Review: Auralex ProPAD Monitor Isolators
A No-Brainer Approach to More Accurate Sound Reproduction
It’s been over 10 years since I’ve touched a fader on a big SSL mixing console or turned a knob on a Neve EQ. Most of my billable work is performed in my home studio, as is the case with many post-production professionals these days. Since my clients and I are now performing critical viewing and listening tasks in my studio, it is important that what they hear and see will translate to the real world. Like most of us working from home, I am limited by budget and space, so owning my own screening theater with a color-accurate projector and Dolby-certified surround monitoring is just not going to happen. For me, every piece of equipment I buy requires that I ask myself, “Will this piece of gear generate money for me?” Enter Auralex.
I recently had the opportunity to test Auralex’s ProPAD speaker isolators. The immediate improvement they provide in the stereo image, as well as the lows and mids, is staggering. Frankly, I’m ashamed that I haven’t used them earlier because they are so simple, inexpensive and incredibly effective. If you’re not familiar with them, ProPADs are an upgraded version of their popular MoPADs, vibration-dampening pads that slide between your speakers and the furniture on which your speakers sit. ProPADs stop unwanted vibrations from transferring between the speakers and the furniture, which colors the overall sound. ProPADs ($149/pair) are designed for smaller, near-field reference monitors with up to 8-inch woofers, while ProPAD XLs ($249/pair) are designed for larger speakers, like those with twin woofer designs. Each ProPAD sandwiches three layers of vibration-dampening material: Auralex Platfoam (used in MoPADs), ¾” MDF wrapped in Melamine, and a thick layer of ISO-Plate made from 100% recycled rubber. The three materials work well to isolate your speakers from their surroundings, which translates to a more accurate monitoring environment.
Upon “installing” the ProPADs, I instantly heard a more clearly defined low end. On the composer’s score, the bass notes, from about 400 Hz and lower, transformed from muddy and “woofy” to tight and punchy. I also found that the midrange frequencies, around 2 kHz, were more present, making the dialogue more defined in the LtRt conversion of a 5.1 mix. In one section, the composer’s horn melody, which had previously competed for space in the mix with the dialogue, became clear as a bell, as did the dialogue. Percussive sounds suddenly jumped out, where before they sat deep in the mix. Almost as impressive was the increased definition I heard in the stereo separation. Reverbs and sound effects took on a new life as they moved clearly between speakers.
The ProPADs were so effective in my home studio, I decided to try the ProPAD XL in my living room to isolate my home stereo speakers from the floor. As soon as I dropped the needle on The Beatles' Abbey Road, I knew I couldn’t live without the ProPAD XLs. Instead of hearing the house vibrate from the lows dispensed from the woofer, everything sounded balanced, with low-end and high-end complementing each other instead of fighting each other. And, by using the ProPAD XL’s included angled foam, I was able to slightly tilt the stereo speakers up, as well as decouple them from the floor, which immediately opened up the highs and the stereo image. In an acoustically untreated room, my stereo has never sounded more true.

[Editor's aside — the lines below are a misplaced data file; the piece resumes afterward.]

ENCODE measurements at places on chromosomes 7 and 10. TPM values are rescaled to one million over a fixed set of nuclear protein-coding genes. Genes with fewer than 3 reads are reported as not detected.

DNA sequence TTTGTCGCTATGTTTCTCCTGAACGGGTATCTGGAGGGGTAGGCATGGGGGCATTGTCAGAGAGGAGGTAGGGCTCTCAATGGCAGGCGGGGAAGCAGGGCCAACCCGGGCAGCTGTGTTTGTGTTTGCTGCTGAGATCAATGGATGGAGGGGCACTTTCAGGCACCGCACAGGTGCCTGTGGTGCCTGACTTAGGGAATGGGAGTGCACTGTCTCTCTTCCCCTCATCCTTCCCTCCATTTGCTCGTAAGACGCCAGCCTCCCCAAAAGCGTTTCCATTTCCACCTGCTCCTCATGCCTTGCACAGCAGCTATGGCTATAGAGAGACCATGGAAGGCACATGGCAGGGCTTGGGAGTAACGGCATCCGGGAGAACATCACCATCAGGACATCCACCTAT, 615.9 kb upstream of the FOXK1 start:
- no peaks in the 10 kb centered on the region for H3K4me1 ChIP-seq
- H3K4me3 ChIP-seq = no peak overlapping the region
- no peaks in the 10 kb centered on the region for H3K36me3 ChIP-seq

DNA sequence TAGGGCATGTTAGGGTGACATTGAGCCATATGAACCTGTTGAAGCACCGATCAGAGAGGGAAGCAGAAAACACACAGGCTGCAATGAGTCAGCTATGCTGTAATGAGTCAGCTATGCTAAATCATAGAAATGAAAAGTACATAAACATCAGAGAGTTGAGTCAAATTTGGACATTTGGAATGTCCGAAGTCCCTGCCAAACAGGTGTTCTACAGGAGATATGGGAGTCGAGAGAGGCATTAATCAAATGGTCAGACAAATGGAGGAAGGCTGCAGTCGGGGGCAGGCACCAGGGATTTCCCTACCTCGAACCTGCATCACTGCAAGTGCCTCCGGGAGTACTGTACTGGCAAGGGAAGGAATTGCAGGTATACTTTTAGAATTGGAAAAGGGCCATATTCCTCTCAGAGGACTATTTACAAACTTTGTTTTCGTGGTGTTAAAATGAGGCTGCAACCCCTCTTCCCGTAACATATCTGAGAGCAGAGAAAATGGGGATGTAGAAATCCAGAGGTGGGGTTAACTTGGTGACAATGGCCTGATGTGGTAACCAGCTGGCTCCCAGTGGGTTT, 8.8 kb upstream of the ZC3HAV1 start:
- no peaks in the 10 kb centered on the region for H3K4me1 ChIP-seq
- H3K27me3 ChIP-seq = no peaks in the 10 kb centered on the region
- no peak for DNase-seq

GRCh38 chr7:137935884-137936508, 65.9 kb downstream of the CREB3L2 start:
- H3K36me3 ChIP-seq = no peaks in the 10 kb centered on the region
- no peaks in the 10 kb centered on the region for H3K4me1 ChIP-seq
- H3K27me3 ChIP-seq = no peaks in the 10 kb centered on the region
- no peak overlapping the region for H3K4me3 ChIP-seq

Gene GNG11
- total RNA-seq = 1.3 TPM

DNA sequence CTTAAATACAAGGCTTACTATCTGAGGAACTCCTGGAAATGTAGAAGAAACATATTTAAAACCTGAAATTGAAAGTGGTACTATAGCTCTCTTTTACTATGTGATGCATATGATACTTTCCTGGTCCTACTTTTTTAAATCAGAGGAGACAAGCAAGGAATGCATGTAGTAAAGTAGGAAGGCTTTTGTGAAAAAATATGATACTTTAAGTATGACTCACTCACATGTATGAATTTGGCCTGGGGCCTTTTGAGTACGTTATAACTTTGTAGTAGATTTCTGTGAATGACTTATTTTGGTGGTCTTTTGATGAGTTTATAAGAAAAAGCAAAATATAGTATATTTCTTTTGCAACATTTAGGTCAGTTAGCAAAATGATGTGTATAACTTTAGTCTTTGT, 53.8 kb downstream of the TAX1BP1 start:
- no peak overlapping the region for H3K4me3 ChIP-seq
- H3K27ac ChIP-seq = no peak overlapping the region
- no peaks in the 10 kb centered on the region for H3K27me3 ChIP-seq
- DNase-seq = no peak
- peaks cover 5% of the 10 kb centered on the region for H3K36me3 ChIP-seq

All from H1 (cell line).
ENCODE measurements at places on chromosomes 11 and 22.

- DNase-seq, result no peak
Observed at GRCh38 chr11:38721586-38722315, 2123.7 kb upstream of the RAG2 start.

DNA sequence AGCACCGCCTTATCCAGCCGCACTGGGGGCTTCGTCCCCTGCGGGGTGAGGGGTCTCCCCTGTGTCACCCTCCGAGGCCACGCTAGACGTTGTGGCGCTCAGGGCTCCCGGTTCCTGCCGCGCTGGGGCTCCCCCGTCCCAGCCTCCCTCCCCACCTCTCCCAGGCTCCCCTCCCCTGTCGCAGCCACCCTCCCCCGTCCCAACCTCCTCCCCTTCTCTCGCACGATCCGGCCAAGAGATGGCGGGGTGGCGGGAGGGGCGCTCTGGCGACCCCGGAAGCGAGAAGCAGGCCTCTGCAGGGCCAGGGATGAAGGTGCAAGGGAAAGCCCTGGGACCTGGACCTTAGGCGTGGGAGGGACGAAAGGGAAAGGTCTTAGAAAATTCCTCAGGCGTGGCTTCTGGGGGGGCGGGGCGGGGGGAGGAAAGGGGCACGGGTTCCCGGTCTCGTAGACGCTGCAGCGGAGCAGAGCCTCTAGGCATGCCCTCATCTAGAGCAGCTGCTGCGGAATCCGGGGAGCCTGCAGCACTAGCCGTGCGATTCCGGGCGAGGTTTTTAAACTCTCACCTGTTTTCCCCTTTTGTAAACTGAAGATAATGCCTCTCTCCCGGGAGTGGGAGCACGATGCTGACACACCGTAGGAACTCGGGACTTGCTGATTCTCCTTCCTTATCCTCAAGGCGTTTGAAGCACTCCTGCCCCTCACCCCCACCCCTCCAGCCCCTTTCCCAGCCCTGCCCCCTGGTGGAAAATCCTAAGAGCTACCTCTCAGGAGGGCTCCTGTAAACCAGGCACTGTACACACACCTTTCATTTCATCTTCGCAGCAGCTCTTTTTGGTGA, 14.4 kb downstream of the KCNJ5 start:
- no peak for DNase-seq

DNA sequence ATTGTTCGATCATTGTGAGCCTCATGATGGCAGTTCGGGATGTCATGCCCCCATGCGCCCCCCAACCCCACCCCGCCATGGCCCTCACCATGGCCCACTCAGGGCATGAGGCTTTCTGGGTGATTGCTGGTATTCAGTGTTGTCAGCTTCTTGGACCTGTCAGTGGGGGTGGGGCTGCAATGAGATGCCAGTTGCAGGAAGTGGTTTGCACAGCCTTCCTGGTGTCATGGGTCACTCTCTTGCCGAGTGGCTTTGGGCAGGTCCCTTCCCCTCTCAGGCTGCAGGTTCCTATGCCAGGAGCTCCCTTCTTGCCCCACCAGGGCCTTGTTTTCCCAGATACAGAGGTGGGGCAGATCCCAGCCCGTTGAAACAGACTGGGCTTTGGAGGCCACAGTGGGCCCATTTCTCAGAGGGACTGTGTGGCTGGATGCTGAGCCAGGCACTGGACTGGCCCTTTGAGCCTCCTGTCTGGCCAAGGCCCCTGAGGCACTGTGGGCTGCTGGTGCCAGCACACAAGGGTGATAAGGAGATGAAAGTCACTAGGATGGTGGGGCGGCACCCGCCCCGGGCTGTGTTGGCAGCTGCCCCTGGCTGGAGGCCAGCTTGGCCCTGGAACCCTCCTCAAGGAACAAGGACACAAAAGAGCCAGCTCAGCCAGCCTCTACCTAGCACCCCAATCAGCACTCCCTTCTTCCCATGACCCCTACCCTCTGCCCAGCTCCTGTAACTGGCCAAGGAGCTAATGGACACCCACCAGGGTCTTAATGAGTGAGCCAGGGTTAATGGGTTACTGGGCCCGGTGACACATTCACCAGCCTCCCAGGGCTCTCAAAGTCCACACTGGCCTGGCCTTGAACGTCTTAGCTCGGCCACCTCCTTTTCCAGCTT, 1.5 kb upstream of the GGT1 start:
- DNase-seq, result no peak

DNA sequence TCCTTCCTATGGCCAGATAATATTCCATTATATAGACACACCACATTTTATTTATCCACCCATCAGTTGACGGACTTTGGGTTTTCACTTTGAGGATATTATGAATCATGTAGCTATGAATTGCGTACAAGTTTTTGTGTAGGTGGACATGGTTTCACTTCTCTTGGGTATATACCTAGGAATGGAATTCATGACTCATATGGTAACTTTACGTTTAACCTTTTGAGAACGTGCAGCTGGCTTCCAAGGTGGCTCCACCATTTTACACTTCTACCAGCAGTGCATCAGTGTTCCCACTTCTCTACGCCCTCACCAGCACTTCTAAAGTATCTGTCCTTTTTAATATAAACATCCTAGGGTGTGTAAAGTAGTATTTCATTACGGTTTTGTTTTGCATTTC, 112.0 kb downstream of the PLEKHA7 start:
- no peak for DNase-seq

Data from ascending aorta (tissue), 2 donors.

Auralex’s ProPAD and ProPAD XL makes me feel like I am finally hearing my reference monitors and stereo speakers the way the manufacturer intended. The Auralex ProPADs are the most valuable change I’ve made to improve the accuracy of my listening environment since I did basic acoustic treatments to tame the immediate reflections in my room. The ProPADs are not going to take the place of proper acoustic treatment for a studio or listening room, nor will they make bad speakers sound good. But for the money, I can’t think of an easier, more effective improvement for any environment where critical listening is the primary concern. Whether you’re mixing for picture, making records or just getting back into vinyl, Auralex’s ProPADs are a no-brainer approach to instantly provide more accurate sound reproduction from your speakers and help ensure that your mixes will translate to the rest of the world.
Nathan Adams is a freelance post supervisor and owner of Cinematomic. In addition to his tenure consulting on equipment for various resellers, Nathan Adams has worked as an engineer and post-production specialist for almost two decades. Cinematomic is a post-production company in Los Angeles specializing in independent feature films, documentaries, television and web content.